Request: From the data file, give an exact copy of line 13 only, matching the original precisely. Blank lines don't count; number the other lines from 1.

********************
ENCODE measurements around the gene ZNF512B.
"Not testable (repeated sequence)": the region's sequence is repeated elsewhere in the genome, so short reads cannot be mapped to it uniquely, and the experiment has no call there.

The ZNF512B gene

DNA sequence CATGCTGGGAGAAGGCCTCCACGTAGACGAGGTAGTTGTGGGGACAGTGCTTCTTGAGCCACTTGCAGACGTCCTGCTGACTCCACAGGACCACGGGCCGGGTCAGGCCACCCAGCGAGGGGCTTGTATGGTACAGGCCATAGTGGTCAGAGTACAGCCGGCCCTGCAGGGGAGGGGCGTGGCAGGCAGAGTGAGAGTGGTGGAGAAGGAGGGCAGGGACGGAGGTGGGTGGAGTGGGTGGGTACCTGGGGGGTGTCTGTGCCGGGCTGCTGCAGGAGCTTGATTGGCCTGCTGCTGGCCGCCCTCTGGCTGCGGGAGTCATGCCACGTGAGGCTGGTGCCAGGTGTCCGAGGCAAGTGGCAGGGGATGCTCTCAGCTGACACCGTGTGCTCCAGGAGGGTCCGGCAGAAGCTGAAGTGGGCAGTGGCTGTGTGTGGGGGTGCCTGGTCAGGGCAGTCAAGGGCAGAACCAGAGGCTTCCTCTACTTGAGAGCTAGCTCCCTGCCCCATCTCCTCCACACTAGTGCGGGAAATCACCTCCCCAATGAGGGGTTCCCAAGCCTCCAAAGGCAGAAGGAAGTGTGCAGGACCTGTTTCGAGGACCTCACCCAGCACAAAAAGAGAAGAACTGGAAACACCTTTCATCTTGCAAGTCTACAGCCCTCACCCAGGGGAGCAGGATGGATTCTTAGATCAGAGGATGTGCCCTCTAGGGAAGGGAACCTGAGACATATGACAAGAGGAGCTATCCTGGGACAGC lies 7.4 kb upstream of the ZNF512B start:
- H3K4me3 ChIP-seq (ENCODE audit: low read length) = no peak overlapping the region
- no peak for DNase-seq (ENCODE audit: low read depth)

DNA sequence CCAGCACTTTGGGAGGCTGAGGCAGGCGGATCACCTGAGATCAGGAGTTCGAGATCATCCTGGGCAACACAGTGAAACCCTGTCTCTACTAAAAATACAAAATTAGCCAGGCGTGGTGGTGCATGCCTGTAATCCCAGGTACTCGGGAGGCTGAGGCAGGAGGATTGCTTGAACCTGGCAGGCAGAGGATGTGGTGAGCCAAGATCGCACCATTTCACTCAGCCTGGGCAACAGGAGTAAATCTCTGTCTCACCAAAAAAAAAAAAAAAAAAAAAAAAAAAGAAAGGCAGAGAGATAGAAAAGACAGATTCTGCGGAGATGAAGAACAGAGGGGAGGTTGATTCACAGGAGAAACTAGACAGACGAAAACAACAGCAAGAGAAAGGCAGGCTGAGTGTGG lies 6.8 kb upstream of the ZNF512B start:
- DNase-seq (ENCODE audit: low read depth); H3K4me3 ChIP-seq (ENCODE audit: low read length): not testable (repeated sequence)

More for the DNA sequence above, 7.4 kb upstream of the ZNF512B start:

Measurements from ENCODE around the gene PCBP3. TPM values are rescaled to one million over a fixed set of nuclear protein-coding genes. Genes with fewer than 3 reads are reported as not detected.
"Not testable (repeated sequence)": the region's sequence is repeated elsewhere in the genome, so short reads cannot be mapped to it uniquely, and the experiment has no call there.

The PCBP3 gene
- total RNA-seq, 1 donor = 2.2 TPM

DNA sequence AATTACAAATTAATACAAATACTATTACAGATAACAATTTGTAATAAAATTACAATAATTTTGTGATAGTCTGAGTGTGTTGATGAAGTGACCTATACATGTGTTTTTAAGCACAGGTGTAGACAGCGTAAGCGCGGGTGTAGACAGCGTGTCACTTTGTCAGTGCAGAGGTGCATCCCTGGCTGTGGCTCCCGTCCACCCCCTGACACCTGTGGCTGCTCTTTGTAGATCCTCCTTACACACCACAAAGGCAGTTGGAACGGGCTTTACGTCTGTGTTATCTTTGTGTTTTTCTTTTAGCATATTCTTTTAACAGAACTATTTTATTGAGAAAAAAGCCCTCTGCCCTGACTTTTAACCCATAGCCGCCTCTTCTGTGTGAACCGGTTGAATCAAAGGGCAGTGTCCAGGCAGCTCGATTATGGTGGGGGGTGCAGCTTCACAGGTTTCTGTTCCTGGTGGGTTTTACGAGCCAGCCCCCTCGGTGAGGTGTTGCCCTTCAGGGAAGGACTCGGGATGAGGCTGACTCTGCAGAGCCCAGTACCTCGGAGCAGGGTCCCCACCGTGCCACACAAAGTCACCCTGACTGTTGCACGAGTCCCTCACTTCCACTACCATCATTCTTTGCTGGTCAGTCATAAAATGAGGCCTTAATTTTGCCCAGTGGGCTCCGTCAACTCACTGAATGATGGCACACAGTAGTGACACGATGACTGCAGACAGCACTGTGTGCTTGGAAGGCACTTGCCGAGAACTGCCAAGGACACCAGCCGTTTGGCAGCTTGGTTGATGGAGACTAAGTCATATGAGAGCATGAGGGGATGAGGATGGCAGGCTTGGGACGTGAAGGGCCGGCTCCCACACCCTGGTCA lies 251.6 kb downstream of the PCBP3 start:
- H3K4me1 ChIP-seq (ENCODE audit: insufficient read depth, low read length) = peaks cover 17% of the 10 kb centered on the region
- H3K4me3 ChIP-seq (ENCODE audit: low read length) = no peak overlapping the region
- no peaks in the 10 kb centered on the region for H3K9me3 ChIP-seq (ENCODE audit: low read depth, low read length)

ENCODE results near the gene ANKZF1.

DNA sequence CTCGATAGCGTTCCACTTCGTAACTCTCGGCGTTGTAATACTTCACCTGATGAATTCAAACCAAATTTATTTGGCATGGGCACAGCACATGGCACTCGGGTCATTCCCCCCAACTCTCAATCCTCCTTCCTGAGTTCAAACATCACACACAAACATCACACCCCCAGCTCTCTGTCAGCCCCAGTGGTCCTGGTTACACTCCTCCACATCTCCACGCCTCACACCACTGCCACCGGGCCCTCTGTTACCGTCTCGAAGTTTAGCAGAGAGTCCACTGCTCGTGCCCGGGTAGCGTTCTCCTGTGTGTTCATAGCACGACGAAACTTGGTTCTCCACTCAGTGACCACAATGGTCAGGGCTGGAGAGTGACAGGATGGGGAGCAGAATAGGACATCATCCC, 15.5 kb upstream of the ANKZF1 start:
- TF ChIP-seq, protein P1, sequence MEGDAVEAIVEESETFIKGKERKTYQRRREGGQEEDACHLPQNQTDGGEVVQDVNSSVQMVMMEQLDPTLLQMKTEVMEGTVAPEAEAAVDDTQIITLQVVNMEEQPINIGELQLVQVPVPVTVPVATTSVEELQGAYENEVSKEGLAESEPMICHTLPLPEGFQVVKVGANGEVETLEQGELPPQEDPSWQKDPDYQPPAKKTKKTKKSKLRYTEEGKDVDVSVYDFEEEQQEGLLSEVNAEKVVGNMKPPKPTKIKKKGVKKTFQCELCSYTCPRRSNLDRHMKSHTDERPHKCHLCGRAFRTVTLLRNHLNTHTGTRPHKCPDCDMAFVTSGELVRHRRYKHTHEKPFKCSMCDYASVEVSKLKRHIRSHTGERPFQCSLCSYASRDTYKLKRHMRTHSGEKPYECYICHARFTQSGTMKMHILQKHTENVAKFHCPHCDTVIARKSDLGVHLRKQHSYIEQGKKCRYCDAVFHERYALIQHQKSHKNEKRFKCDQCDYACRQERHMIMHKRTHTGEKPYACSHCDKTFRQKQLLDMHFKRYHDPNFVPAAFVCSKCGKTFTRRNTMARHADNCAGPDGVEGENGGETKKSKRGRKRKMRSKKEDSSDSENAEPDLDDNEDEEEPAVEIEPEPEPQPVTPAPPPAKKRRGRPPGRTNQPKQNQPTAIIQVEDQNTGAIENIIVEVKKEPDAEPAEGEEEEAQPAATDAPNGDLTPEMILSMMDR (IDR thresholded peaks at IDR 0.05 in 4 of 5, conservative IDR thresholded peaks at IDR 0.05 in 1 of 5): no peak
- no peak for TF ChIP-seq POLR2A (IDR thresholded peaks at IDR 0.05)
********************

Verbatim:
- total RNA-seq, 1 donor = 2.2 TPM